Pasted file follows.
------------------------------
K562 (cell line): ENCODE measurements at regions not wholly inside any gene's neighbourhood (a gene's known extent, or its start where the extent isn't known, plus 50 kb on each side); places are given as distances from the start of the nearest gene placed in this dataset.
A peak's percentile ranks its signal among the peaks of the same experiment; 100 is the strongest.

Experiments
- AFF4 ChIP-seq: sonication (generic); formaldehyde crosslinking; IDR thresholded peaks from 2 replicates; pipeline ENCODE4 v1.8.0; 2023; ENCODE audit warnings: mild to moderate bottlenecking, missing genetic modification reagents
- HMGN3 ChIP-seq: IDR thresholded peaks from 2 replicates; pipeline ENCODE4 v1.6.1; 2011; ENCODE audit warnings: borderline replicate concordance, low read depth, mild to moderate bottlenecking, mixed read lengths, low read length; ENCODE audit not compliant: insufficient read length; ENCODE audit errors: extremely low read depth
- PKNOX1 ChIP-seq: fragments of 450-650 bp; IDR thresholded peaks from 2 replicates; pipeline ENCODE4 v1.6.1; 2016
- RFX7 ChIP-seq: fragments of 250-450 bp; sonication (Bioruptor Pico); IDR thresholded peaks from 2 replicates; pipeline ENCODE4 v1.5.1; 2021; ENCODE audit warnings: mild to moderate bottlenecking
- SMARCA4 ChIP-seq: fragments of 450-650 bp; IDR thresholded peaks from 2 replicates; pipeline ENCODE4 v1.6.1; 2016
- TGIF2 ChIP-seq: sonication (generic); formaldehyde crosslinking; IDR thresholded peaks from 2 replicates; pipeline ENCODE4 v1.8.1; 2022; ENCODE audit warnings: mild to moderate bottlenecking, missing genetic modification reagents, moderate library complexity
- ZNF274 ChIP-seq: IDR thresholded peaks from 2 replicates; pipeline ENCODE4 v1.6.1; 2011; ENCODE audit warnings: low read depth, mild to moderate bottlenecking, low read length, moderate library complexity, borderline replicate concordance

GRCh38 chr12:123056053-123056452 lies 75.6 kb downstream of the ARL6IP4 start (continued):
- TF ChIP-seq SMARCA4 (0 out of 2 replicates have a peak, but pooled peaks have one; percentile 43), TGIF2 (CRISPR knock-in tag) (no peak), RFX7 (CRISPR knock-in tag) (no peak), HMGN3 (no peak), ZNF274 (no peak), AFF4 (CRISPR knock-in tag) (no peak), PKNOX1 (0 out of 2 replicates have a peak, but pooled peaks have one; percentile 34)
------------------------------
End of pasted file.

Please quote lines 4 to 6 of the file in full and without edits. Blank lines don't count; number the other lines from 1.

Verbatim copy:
- AFF4 ChIP-seq: sonication (generic); formaldehyde crosslinking; IDR thresholded peaks from 2 replicates; pipeline ENCODE4 v1.8.0; 2023; ENCODE audit warnings: mild to moderate bottlenecking, missing genetic modification reagents
- HMGN3 ChIP-seq: IDR thresholded peaks from 2 replicates; pipeline ENCODE4 v1.6.1; 2011; ENCODE audit warnings: borderline replicate concordance, low read depth, mild to moderate bottlenecking, mixed read lengths, low read length; ENCODE audit not compliant: insufficient read length; ENCODE audit errors: extremely low read depth
- PKNOX1 ChIP-seq: fragments of 450-650 bp; IDR thresholded peaks from 2 replicates; pipeline ENCODE4 v1.6.1; 2016